It opens in 1966, when Jimi (Andre Benjamin) is quietly working in a New York bar as a member of Curtis Knight and the Squires. One evening, he's spotted by Linda (Imogen Poots), Keith Richards' girlfriend, who thinks he should be a star. Linking him with manager Chas (Andrew Buckley), a former member of the Animals, Linda takes Jimi to London to record an album and build his reputation. Over the next year, Jimi hones his sound, puts together his band The Jimi Hendrix Experience and hooks up with local girl Kathy (Hayley Atwell). And it starts to work: the band breaks into the UK pop charts with a series of hit singles. On the other hand, across the Atlantic the Americans seem to be rather apathetic. And the organisers of the 1967 Monterey Pop Festival hesitate before inviting him to perform.
The rest is history. And it's not in this film. But then the story here centres on Hendrix's pre-fame year, which allows writer-turned-director John Ridley (12 Years a Slave) to dig further into the artist's motivations than most biopics do. Hendrix's stroke of genius was to fuse rock instruments with the blues, creating all new sounds with his guitar. But then these aren't in the film either. Instead there are just sound-alike tunes, plus one audacious performance on a London stage: singing Sgt Pepper just after it was released, with the Beatles in the audience. Whether it actually happened like this is anyone's guess; like much of the film, this scene feels mythical.
Continue reading: Jimi: All Is By My Side Review
Scroll for the trailer and some pictures from the movie
Andre Benjamin, better known by his Outkast pseudonym, Andre 3000, bleeds cool in the new trailer for ‘Jimi: All Is By My Side’ in which he plays the legendary musician before worldwide fame caught up with his awesome talent.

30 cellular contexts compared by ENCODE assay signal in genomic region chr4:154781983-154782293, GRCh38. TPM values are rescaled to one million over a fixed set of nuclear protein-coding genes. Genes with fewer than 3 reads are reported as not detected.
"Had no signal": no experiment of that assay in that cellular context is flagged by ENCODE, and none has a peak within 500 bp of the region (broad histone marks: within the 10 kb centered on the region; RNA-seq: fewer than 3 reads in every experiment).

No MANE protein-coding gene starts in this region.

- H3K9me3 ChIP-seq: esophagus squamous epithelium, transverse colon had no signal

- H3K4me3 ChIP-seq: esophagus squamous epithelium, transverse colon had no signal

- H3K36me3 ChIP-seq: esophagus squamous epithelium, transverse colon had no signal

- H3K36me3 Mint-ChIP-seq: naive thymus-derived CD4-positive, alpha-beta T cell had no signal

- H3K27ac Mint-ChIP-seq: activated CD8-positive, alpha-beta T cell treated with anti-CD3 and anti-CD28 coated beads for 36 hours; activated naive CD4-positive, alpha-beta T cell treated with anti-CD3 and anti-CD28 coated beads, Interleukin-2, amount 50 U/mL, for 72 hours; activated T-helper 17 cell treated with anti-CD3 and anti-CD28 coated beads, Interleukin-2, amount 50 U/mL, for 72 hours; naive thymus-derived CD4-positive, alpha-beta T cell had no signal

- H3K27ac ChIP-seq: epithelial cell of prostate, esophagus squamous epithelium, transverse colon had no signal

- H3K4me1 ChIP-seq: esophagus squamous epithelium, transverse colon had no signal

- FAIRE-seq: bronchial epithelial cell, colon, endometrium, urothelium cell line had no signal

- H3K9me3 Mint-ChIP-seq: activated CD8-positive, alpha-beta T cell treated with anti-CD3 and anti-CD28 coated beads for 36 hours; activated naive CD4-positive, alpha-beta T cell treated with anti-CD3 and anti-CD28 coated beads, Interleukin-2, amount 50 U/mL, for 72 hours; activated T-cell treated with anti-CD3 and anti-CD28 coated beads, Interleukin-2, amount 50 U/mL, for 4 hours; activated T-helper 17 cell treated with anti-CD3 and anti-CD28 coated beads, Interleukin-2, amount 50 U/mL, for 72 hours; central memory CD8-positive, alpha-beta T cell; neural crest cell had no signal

Andre Benjamin as Jimi Hendrix
The film sees Hendrix navigate London in 1966, a year fuelled by drugs, guitar music and national pride derived from England’s solitary World Cup win. We watch as he battles the cynicism of the music industry while simultaneously taking it by storm, and how his relationship with Kathy Etchingham (Imogen Poots) begins to fall apart as his star becomes known.
Jimi Hendrix started earning money from his musical career as a simple backing guitarist at the Cheetah Club in New York City. Soon enough though, he was brought to England by former Animals member Chas Chandler where within a year he blew up into the legend that everyone sees today; the man who spectacularly set his guitar alight on stage at the Monterey Pop Festival. Within that year he began dating Kathy Etchingham, who stuck by him throughout his rise to fame despite the immense pressure it put on their relationship as he struggled to make it as the world's greatest guitarist. His journey was tough for everyone around him, but unbeknownst to him, it was only going to get tougher as he decided to break America too.
Continue: Jimi: All Is By My Side Trailer
Date of birth
3rd June, 1989